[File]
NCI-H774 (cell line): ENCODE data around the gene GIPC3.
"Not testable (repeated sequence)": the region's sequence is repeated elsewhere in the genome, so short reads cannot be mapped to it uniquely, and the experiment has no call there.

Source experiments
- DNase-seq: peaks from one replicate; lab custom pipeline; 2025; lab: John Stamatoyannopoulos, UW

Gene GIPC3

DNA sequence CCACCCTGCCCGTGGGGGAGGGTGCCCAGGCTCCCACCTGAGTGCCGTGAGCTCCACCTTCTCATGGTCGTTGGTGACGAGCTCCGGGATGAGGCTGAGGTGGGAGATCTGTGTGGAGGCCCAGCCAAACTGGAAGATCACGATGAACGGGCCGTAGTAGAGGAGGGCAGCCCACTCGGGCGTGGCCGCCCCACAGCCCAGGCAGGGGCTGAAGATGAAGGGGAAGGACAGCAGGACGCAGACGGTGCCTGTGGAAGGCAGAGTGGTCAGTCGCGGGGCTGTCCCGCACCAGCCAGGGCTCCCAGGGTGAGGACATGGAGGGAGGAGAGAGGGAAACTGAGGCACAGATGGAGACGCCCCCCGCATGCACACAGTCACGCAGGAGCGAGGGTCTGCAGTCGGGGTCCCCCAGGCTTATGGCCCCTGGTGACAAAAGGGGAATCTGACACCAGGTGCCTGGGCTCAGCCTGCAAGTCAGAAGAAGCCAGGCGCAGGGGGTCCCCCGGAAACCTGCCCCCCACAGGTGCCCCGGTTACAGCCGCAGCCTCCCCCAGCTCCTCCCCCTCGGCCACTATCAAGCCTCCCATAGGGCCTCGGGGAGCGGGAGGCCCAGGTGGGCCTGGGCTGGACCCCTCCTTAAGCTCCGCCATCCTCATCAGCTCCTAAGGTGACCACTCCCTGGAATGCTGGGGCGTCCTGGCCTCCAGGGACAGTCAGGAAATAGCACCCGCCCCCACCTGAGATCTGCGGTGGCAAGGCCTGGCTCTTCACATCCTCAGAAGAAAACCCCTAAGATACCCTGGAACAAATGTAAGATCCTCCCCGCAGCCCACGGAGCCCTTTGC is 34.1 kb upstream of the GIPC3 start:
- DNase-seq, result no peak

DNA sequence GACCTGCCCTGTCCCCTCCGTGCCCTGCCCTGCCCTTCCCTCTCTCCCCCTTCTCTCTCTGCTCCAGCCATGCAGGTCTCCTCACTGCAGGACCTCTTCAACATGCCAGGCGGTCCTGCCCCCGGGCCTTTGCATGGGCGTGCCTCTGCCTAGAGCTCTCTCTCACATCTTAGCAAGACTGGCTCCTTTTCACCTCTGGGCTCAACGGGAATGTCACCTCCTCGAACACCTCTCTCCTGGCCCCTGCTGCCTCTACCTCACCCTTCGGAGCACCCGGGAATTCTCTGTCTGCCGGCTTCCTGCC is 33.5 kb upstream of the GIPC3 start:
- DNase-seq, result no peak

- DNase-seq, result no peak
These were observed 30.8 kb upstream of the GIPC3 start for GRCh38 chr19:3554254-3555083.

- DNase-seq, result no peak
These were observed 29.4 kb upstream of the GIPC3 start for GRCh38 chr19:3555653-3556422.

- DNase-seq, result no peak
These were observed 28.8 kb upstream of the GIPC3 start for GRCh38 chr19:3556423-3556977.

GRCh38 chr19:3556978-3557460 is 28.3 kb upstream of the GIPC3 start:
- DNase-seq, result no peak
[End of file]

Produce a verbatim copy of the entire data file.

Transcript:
NCI-H774 (cell line): ENCODE data around the gene GIPC3.
"Not testable (repeated sequence)": the region's sequence is repeated elsewhere in the genome, so short reads cannot be mapped to it uniquely, and the experiment has no call there.

Source experiments
- DNase-seq: peaks from one replicate; lab custom pipeline; 2025; lab: John Stamatoyannopoulos, UW

Gene GIPC3

DNA sequence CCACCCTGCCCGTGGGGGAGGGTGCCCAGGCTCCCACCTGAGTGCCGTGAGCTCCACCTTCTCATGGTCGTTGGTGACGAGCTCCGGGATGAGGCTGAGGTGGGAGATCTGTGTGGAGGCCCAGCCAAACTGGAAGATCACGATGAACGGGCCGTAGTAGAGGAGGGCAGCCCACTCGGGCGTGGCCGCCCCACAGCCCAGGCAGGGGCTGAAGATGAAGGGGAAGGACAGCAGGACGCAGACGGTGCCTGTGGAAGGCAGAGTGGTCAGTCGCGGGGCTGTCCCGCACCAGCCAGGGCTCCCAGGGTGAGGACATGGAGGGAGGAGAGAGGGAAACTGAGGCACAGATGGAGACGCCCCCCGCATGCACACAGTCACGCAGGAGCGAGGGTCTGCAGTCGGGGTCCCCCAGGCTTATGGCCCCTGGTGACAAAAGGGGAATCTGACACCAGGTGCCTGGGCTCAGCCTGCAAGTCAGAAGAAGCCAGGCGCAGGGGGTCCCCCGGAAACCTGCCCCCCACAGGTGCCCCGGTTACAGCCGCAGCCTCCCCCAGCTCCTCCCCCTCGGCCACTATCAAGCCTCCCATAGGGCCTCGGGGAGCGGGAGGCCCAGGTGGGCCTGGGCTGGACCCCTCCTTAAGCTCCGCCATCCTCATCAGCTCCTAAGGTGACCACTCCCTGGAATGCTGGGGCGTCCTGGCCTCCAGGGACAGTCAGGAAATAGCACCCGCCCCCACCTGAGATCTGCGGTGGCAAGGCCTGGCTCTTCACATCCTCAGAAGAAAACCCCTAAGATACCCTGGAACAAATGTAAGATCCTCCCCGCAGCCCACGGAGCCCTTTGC is 34.1 kb upstream of the GIPC3 start:
- DNase-seq, result no peak

DNA sequence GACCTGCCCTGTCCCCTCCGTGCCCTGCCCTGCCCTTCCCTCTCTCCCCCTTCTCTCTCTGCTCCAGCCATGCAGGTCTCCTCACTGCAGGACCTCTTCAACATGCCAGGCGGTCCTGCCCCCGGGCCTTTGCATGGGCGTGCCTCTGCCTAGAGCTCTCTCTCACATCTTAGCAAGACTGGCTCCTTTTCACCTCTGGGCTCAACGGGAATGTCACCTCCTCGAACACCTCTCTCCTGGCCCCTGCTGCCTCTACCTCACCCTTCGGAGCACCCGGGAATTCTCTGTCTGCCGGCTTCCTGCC is 33.5 kb upstream of the GIPC3 start:
- DNase-seq, result no peak

- DNase-seq, result no peak
These were observed 30.8 kb upstream of the GIPC3 start for GRCh38 chr19:3554254-3555083.

- DNase-seq, result no peak
These were observed 29.4 kb upstream of the GIPC3 start for GRCh38 chr19:3555653-3556422.

- DNase-seq, result no peak
These were observed 28.8 kb upstream of the GIPC3 start for GRCh38 chr19:3556423-3556977.

GRCh38 chr19:3556978-3557460 is 28.3 kb upstream of the GIPC3 start:
- DNase-seq, result no peak